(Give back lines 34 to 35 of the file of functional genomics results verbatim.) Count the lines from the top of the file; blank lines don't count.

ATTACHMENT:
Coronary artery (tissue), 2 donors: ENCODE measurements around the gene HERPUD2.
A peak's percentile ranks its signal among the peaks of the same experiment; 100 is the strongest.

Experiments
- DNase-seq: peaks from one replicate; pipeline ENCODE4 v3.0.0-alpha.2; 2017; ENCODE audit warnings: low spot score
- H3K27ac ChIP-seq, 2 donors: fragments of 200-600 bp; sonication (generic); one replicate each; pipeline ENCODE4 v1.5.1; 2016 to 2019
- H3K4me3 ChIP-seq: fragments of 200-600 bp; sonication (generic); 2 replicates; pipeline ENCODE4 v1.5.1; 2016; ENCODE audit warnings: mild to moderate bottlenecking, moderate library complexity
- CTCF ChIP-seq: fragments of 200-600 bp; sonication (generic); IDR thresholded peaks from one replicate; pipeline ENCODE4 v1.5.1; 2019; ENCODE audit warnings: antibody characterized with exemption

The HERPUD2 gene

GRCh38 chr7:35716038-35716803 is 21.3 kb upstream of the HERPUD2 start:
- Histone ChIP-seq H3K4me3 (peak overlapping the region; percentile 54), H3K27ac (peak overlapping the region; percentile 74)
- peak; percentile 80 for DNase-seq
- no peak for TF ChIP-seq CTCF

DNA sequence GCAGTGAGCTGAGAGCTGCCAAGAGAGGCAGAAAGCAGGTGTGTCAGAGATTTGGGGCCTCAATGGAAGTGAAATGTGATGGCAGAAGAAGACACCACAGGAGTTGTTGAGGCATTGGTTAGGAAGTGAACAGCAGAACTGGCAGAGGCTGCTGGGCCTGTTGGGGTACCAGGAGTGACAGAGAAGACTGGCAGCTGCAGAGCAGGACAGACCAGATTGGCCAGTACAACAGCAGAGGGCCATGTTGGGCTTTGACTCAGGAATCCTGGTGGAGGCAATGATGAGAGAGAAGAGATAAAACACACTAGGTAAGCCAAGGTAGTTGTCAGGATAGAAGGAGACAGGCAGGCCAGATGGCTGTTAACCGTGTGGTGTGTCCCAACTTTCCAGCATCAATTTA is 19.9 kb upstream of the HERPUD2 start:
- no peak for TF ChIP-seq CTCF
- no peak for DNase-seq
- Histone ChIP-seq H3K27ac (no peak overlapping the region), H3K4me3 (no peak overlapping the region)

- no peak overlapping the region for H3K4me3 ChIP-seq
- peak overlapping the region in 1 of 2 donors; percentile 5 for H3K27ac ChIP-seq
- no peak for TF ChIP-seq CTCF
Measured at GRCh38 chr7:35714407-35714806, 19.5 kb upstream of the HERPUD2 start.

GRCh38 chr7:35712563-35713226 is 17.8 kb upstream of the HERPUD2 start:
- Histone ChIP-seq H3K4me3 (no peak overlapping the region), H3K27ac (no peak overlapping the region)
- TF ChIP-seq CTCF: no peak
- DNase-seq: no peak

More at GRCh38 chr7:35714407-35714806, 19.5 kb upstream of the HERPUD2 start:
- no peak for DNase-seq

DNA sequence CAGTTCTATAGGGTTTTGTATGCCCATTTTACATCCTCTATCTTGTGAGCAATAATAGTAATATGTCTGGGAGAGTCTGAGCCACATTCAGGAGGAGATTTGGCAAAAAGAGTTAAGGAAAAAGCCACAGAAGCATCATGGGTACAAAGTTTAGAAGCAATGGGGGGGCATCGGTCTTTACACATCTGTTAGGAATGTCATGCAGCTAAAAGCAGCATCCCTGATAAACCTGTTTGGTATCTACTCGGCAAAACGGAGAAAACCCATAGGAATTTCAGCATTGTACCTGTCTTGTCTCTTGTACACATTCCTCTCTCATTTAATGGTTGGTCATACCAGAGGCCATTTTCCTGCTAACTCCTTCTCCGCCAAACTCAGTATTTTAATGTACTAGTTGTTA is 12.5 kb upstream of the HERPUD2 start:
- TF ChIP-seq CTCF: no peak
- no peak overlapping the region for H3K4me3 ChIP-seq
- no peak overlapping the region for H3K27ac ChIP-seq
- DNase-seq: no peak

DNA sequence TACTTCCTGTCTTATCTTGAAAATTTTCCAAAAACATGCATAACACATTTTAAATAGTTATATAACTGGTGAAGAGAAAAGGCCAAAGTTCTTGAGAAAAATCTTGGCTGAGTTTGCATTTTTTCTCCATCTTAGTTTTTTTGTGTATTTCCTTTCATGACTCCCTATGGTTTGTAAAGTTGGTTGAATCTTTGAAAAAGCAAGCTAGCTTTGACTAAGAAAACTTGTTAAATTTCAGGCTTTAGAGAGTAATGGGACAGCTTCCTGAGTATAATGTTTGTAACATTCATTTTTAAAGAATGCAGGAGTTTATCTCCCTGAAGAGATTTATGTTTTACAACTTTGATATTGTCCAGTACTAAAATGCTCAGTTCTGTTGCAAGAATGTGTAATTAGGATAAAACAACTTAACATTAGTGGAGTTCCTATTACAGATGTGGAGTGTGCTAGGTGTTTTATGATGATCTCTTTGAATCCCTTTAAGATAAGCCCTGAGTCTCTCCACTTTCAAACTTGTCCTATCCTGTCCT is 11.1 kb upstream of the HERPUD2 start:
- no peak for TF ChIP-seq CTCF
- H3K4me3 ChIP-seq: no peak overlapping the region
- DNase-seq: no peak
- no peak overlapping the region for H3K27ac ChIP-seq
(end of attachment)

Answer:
- H3K4me3 ChIP-seq: no peak overlapping the region
- DNase-seq: no peak